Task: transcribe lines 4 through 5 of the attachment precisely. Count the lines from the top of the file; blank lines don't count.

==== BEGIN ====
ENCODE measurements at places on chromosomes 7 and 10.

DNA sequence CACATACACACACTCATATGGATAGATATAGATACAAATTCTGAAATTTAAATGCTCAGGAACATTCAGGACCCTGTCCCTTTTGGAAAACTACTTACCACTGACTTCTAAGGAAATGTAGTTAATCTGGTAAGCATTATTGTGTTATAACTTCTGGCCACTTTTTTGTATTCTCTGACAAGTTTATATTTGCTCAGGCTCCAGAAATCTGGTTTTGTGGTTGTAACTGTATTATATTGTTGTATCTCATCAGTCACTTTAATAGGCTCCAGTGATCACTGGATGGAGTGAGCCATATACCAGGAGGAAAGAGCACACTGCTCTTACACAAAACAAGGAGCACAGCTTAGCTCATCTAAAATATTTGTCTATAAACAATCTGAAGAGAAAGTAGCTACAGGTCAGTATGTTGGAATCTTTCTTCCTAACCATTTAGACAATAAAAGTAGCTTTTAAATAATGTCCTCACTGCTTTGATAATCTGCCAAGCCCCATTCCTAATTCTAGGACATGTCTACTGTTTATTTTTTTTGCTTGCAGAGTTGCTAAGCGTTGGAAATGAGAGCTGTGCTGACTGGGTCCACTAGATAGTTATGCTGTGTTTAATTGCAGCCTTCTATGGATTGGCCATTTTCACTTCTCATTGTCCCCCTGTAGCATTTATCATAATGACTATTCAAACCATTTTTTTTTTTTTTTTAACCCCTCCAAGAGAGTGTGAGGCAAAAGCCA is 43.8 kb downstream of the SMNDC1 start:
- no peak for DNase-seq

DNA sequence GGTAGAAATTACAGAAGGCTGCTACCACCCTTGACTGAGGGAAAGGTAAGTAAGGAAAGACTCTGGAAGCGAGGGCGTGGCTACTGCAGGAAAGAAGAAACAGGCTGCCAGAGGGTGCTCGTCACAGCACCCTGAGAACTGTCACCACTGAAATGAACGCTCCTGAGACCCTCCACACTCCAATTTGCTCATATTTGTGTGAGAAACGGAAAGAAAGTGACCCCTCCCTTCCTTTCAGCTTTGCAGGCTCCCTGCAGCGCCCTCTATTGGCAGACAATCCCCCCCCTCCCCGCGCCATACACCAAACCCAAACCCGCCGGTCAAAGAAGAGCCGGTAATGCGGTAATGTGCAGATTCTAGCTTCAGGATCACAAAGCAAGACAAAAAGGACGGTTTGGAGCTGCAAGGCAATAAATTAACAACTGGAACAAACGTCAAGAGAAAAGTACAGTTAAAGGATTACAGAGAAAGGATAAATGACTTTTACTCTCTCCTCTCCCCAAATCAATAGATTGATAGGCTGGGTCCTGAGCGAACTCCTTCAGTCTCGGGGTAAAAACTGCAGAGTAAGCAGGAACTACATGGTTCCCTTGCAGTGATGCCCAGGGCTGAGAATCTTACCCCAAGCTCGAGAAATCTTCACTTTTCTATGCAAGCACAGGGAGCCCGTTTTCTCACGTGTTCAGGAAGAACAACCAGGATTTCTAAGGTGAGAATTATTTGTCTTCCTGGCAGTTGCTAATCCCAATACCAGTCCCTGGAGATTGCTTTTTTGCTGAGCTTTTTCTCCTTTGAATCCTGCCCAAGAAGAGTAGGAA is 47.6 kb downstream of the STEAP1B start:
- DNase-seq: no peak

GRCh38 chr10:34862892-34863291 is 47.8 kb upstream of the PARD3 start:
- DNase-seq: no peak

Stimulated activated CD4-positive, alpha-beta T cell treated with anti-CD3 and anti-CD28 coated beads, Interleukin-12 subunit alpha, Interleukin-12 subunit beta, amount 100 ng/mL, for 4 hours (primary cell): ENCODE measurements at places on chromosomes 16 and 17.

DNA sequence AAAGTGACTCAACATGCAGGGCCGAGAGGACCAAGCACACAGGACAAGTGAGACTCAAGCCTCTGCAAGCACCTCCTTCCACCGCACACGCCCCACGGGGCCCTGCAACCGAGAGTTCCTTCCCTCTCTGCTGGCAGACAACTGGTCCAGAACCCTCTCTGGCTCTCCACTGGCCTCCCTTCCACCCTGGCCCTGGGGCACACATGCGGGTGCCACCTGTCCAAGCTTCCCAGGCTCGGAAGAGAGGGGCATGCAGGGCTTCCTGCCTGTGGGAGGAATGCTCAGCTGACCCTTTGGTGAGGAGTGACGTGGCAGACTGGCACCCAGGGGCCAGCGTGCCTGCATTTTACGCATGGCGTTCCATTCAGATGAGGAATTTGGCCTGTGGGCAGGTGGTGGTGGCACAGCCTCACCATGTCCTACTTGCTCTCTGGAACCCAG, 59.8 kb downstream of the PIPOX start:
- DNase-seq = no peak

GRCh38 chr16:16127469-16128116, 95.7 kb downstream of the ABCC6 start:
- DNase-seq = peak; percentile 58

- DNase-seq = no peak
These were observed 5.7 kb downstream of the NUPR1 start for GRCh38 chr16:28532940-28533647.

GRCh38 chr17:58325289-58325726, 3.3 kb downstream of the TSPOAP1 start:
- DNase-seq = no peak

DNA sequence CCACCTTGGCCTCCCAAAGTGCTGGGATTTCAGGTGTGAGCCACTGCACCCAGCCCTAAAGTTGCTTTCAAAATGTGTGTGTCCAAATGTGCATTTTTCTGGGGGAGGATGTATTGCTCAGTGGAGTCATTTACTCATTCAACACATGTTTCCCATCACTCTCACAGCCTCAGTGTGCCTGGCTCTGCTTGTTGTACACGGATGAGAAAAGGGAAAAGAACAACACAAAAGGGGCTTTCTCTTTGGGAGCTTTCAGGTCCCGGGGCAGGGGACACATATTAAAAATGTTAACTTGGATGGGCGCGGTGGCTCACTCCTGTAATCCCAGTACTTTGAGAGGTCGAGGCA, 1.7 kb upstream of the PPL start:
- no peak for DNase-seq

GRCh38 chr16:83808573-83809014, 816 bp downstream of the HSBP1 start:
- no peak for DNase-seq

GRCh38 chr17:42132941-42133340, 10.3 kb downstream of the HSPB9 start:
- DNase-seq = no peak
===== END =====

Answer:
DNA sequence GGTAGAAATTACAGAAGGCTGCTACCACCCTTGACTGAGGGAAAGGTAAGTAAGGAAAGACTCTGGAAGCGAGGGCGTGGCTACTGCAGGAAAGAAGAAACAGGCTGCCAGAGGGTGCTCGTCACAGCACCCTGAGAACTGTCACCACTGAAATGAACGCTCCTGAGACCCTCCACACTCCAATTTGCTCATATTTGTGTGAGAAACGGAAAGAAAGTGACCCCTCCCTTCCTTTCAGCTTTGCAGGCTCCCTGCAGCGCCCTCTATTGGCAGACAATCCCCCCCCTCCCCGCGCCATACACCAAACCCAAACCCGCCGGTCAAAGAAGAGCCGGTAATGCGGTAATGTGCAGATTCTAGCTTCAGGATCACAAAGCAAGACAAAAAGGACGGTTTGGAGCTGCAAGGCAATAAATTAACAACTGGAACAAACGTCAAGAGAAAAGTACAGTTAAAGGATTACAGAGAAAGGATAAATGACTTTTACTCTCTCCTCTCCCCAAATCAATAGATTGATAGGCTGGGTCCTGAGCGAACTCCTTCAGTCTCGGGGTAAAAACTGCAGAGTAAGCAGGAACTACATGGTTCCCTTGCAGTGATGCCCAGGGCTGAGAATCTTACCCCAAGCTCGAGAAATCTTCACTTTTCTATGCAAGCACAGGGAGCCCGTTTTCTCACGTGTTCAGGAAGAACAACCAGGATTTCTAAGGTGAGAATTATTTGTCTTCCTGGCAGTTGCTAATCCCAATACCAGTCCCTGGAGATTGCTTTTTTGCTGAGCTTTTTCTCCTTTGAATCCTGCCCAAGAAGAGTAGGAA is 47.6 kb downstream of the STEAP1B start:
- DNase-seq: no peak